[Picture: El Sermón del Monte (The Sermon on the Mount), 2016, by Jorge Cocco Santángelo (Arg.)]

Pastor Hopkins preached this sermon on the Sixth Sunday After Trinity, 7/28/2019. The text for the sermon was the day’s gospel lesson. To read the Bible texts for the Sixth Sunday After Trinity, click here.

Plenty of us would like some sort of a break from the summer heat, so I invite you to come with me now to a memorable night earlier this year.

It was a quiet weeknight in mid-January on the south shore, sometime around 11 p.m. Looking up, I could see a few stars peeking through the clouds, but beyond that there was nothing but a buzzing street lamp. No surprise to anyone here; it was pretty cold; maybe about 10 degrees. But despite the low temps, sweat was pouring down my back and my brow.

Over the course of the evening, a snowstorm had deposited far too many inches snow in my driveway and on the roads. Normally that would have looked beautiful while sipping hot chocolate inside, but when your wife is 8 ½ months pregnant, and you may have to go to the hospital any second, letting the snow sit there is not an option.

So there was lots of snow, and lots of work; and I would not be done, and we could not escape, until I had shoveled the last pile.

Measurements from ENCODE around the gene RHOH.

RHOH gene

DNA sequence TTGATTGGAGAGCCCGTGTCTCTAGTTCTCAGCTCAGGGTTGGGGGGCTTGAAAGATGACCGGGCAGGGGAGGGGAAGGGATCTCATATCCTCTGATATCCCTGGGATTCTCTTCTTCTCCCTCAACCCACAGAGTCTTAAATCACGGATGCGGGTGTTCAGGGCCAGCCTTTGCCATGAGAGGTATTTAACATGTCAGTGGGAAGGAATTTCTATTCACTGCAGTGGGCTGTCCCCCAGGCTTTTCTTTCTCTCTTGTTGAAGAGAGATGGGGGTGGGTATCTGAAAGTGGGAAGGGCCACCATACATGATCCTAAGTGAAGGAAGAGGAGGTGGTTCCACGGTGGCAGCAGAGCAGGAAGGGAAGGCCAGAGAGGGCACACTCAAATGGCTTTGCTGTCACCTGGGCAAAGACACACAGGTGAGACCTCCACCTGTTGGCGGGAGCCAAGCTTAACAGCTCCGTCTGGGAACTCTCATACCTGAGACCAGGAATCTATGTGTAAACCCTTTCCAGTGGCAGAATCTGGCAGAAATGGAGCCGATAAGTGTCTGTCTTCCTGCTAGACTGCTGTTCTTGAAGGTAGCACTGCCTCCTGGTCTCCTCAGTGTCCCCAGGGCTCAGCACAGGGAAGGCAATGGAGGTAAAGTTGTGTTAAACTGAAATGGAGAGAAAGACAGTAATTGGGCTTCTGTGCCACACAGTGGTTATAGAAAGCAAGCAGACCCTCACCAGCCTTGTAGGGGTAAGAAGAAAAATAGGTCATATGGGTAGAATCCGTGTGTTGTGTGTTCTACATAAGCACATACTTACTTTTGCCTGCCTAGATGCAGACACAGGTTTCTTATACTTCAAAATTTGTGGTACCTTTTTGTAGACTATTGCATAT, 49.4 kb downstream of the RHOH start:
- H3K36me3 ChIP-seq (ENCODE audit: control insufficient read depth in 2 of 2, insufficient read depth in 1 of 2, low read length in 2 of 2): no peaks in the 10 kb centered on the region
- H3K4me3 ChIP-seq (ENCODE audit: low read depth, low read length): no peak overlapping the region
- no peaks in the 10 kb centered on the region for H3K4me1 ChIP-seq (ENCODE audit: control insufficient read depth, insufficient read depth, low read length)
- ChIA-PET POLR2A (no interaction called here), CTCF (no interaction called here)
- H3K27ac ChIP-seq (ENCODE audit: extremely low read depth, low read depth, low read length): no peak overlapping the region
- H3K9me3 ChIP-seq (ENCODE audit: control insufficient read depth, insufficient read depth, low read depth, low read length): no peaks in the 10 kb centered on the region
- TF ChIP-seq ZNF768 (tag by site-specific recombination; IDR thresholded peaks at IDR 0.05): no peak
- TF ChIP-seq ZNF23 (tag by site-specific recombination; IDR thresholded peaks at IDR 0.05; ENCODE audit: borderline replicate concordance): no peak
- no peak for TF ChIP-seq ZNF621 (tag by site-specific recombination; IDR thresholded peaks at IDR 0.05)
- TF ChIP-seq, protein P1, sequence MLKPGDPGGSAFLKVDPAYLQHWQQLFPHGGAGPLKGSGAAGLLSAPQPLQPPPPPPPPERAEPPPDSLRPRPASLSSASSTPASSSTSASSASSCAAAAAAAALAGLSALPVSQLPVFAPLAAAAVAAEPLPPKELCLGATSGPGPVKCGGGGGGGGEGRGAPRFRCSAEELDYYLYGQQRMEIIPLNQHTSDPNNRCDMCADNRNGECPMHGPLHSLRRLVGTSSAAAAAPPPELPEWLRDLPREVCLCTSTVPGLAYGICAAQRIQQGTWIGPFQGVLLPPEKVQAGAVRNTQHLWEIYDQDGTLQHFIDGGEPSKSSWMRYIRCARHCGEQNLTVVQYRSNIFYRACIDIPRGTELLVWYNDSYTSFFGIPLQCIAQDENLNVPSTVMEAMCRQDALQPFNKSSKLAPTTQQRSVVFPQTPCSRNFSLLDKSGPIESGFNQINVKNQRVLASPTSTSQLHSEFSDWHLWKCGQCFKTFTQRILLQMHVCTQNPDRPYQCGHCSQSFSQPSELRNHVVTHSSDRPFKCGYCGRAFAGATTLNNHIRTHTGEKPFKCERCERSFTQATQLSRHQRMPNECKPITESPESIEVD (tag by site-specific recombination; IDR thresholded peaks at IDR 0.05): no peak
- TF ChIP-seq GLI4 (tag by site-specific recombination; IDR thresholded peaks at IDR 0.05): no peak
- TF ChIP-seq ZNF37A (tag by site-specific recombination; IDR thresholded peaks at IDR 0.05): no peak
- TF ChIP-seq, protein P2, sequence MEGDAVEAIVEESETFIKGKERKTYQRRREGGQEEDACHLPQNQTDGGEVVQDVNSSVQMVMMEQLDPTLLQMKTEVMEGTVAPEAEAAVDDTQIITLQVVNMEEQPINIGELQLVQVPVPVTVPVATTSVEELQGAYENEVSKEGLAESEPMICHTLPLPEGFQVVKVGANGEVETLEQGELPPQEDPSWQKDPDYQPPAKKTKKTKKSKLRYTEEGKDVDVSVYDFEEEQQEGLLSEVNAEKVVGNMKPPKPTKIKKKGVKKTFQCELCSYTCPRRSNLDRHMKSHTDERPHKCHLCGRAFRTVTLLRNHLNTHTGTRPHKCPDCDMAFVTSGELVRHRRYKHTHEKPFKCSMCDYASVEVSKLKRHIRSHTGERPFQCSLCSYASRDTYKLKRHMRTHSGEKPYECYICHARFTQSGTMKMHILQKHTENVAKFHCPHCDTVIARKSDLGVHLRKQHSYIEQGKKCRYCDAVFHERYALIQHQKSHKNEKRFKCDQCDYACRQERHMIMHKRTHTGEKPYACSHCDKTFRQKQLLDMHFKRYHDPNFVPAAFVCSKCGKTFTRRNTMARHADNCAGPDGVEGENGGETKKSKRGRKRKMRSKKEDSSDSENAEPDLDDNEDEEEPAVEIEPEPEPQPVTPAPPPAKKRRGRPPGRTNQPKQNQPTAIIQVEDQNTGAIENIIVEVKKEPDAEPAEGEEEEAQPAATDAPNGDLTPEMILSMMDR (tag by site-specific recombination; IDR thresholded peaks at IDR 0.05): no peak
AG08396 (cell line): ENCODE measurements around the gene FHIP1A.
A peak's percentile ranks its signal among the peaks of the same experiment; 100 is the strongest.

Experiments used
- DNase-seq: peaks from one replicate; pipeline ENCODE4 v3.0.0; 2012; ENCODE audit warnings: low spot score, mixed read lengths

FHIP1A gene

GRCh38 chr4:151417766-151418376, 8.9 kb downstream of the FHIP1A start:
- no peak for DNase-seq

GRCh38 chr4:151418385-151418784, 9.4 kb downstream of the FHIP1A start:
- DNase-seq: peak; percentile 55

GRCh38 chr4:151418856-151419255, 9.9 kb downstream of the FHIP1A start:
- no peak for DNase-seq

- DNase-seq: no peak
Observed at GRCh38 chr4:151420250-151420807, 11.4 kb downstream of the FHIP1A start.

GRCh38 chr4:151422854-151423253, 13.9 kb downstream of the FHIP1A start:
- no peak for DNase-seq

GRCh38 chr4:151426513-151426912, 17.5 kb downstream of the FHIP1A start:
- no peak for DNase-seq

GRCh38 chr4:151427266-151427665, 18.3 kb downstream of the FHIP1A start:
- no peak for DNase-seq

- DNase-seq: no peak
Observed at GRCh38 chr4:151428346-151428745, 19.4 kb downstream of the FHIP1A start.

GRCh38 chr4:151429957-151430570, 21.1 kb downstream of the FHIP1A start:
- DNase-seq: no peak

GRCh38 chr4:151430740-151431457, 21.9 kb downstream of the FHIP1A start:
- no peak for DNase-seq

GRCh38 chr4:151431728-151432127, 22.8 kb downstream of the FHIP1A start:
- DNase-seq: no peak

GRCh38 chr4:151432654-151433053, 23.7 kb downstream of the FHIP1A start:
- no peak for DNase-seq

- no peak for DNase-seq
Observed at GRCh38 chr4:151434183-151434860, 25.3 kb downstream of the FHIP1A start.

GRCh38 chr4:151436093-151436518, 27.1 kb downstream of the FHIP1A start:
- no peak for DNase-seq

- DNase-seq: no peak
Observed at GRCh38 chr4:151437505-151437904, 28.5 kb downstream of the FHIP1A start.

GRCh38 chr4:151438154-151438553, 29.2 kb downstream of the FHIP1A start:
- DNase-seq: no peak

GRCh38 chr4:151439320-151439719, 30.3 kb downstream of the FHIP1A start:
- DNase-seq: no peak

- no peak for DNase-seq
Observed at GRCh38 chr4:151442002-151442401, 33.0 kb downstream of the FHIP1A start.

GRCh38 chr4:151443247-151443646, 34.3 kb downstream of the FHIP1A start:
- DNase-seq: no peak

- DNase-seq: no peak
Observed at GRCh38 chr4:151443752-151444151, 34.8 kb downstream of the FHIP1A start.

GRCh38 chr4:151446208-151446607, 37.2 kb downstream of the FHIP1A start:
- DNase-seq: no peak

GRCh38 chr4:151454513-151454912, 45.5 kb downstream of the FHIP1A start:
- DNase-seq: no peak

After a good, long while, I’d made some apparent progress. I looked out with pride over what I’d accomplished, even if I was sort of cheating. I figured that I really just needed to get the minivan out, and so, I left about eight feet of the driveway untouched because it was just too much. But what I did shovel was looking ok. So I took a deep, satisfying breath, and began to continue.

There’s something about deep, cold, dark and quiet nights. It is so still and fragile that you can hear a cat meow from down the street. Which means that the sound of your own shovel snapping in your hands is deafening.

One moment I thought I had made significant progress and was looking forward to my bed. And the next moment I stood there exhausted, drenched, cold, and alone, with nothing but frozen fingers and broken shovel.

I know that sounds bad, but just wait. It gets better. Those of you who were out there that night already know what happened next. It started to snow. Again. More. Heavier.